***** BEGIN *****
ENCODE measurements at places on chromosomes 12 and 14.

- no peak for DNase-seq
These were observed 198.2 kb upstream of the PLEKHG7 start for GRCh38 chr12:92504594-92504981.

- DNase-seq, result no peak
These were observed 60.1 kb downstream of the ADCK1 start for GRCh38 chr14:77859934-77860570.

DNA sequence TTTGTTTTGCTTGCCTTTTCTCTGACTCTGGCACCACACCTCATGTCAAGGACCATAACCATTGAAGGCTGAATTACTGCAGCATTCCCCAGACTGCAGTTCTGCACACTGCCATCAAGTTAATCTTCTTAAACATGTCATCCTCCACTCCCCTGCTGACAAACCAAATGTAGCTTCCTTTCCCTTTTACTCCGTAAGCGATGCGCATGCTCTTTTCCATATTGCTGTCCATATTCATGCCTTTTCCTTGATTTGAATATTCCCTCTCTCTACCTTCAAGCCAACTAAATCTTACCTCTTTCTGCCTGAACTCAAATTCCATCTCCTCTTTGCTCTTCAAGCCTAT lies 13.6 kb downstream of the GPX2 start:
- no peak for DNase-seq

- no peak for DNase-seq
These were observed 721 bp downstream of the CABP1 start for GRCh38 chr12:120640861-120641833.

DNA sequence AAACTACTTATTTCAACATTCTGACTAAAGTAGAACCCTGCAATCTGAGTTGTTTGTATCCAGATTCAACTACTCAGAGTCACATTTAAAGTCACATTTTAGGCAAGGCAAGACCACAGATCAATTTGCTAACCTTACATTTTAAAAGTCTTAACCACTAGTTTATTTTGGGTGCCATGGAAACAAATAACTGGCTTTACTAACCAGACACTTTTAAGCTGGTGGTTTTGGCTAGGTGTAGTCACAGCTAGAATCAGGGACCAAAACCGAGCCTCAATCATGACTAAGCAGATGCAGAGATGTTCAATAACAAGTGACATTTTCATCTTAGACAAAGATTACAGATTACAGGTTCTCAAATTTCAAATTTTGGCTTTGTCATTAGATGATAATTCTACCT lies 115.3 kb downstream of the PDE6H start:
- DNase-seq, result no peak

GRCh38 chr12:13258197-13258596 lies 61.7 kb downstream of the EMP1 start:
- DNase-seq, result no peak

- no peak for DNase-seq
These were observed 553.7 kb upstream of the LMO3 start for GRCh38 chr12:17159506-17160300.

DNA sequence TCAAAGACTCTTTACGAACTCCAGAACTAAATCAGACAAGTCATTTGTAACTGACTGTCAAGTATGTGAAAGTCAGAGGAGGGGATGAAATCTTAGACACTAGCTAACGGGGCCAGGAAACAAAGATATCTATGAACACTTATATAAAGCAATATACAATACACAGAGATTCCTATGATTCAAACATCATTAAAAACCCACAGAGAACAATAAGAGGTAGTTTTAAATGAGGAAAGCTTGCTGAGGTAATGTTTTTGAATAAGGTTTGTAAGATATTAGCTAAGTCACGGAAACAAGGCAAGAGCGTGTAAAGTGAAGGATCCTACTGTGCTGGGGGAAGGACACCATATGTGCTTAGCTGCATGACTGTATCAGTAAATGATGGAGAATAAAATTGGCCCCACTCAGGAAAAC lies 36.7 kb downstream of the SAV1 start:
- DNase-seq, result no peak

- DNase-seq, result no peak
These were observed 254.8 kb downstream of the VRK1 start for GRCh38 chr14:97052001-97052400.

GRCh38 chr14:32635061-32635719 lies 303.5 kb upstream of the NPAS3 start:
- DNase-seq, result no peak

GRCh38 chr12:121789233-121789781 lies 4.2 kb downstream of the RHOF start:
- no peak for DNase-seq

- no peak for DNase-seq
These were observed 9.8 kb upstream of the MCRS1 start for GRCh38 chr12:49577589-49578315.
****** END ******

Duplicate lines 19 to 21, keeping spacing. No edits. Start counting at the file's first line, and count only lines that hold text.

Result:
These were observed 254.8 kb downstream of the VRK1 start for GRCh38 chr14:97052001-97052400.

GRCh38 chr14:32635061-32635719 lies 303.5 kb upstream of the NPAS3 start:
- DNase-seq, result no peak